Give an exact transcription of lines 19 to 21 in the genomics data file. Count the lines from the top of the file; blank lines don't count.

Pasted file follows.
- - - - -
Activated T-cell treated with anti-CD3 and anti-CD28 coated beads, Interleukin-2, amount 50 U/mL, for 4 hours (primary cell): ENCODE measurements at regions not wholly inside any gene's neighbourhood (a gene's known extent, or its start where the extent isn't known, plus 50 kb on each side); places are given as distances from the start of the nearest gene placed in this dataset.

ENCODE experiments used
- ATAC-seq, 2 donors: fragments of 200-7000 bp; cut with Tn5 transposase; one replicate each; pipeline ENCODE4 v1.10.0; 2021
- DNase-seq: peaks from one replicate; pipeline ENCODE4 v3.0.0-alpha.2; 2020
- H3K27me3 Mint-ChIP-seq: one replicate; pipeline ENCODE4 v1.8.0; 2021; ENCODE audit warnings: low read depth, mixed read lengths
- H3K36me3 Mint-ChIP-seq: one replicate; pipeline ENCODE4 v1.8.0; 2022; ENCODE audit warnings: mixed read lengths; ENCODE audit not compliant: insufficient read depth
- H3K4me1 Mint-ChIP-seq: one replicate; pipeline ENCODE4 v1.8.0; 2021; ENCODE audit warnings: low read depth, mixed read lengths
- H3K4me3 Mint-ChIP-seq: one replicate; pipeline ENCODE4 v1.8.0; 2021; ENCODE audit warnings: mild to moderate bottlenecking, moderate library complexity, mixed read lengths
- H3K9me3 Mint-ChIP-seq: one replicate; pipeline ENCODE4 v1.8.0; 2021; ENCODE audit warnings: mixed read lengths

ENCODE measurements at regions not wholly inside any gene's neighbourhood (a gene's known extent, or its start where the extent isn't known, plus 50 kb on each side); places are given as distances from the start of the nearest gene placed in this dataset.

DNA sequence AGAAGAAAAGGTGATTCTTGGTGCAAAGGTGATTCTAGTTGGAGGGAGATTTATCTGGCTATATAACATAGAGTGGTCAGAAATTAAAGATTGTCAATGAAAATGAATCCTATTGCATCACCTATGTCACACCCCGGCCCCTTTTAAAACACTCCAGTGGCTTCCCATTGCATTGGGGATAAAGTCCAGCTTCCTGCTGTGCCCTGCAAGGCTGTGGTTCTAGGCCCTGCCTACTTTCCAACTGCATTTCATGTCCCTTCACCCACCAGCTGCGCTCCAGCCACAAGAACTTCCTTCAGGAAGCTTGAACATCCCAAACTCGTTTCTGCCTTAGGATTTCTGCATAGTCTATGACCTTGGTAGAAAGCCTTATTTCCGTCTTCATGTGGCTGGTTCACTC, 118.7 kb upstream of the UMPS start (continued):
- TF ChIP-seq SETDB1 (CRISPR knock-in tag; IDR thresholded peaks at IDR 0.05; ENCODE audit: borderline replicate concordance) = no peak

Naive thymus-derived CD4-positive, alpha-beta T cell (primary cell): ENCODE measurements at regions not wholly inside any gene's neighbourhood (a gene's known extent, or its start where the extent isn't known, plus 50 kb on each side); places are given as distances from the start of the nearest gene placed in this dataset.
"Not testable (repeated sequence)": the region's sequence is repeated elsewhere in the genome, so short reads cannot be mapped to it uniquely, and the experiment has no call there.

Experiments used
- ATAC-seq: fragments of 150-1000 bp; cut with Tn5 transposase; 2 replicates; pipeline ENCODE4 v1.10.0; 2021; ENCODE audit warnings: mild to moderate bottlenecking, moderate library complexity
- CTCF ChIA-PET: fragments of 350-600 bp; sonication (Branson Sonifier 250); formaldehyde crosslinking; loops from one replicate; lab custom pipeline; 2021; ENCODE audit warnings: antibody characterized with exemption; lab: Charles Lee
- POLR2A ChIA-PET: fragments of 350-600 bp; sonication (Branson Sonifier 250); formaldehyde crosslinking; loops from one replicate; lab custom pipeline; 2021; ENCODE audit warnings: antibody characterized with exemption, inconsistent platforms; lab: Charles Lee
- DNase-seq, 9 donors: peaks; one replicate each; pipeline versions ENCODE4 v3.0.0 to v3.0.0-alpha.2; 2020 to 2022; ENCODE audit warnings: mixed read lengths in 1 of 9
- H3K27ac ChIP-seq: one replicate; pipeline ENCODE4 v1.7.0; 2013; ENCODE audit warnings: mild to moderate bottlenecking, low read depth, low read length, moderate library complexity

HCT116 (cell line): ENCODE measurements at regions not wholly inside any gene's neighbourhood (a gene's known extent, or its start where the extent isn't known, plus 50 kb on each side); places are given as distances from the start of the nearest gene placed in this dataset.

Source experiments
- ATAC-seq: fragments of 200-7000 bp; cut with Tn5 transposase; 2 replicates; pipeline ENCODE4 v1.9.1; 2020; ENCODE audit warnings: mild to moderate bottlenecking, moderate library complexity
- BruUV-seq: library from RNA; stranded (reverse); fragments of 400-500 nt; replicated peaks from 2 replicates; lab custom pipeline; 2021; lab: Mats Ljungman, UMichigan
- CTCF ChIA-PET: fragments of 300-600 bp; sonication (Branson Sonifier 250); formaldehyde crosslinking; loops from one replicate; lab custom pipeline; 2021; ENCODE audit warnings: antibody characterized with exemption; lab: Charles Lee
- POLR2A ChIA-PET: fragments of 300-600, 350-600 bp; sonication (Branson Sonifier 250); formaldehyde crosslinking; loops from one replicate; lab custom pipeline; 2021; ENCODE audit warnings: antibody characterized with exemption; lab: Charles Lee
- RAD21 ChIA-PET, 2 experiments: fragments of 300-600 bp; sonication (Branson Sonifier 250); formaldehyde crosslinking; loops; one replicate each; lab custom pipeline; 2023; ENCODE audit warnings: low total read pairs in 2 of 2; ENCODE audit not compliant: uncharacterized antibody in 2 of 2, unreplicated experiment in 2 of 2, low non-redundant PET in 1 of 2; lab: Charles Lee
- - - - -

- DNase-seq, 9 donors: peaks; one replicate each; pipeline versions ENCODE4 v3.0.0 to v3.0.0-alpha.2; 2020 to 2022; ENCODE audit warnings: mixed read lengths in 1 of 9
- H3K27ac ChIP-seq: one replicate; pipeline ENCODE4 v1.7.0; 2013; ENCODE audit warnings: mild to moderate bottlenecking, low read depth, low read length, moderate library complexity

HCT116 (cell line): ENCODE measurements at regions not wholly inside any gene's neighbourhood (a gene's known extent, or its start where the extent isn't known, plus 50 kb on each side); places are given as distances from the start of the nearest gene placed in this dataset.